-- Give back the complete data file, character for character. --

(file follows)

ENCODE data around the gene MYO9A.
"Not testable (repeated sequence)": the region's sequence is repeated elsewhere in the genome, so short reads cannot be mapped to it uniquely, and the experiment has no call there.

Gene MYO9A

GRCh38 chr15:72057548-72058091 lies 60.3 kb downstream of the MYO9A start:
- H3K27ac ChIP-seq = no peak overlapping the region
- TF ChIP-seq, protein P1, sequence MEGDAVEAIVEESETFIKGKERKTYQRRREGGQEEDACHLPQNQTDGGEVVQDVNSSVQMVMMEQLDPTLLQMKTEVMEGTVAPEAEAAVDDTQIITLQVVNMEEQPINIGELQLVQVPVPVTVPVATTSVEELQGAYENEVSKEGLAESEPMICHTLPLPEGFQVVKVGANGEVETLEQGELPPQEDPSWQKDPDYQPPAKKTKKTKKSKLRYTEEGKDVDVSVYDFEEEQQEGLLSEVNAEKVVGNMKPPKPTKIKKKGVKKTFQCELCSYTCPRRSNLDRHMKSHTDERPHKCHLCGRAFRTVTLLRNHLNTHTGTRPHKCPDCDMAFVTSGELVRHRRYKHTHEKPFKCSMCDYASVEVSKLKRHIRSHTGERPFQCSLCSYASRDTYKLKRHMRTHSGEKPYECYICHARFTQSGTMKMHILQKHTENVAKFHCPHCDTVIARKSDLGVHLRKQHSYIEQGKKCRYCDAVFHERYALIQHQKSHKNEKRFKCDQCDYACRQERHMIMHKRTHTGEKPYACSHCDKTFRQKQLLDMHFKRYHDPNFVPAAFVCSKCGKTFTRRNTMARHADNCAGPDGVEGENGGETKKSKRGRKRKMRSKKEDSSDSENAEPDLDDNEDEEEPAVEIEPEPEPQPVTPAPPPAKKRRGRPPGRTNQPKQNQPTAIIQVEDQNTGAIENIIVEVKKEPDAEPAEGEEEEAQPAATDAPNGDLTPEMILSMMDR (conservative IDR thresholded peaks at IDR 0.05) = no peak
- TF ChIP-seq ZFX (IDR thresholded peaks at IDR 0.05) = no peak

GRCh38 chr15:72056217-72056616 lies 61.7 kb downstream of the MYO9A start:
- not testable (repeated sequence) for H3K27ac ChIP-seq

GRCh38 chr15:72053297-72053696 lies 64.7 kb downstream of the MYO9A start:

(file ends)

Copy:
ENCODE data around the gene MYO9A.
"Not testable (repeated sequence)": the region's sequence is repeated elsewhere in the genome, so short reads cannot be mapped to it uniquely, and the experiment has no call there.

Gene MYO9A

GRCh38 chr15:72057548-72058091 lies 60.3 kb downstream of the MYO9A start:
- H3K27ac ChIP-seq = no peak overlapping the region
- TF ChIP-seq, protein P1, sequence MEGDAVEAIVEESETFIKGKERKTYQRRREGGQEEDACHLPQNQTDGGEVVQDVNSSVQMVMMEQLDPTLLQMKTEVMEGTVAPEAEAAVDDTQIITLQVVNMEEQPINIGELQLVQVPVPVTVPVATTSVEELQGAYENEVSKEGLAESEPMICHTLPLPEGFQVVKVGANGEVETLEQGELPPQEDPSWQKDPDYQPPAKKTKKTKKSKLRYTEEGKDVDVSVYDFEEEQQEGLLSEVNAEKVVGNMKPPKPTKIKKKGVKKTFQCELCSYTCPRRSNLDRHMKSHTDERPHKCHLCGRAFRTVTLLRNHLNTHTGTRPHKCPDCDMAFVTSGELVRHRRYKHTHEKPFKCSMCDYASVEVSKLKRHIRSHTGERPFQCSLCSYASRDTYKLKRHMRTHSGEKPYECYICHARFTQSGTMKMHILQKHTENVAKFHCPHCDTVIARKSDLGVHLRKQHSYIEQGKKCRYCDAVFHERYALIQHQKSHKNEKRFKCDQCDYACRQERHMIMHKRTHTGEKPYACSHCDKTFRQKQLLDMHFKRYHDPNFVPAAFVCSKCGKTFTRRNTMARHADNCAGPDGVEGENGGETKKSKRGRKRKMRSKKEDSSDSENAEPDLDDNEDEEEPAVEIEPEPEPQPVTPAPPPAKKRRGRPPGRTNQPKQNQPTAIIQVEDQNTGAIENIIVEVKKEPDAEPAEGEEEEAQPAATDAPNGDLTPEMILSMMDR (conservative IDR thresholded peaks at IDR 0.05) = no peak
- TF ChIP-seq ZFX (IDR thresholded peaks at IDR 0.05) = no peak

GRCh38 chr15:72056217-72056616 lies 61.7 kb downstream of the MYO9A start:
- not testable (repeated sequence) for H3K27ac ChIP-seq

GRCh38 chr15:72053297-72053696 lies 64.7 kb downstream of the MYO9A start: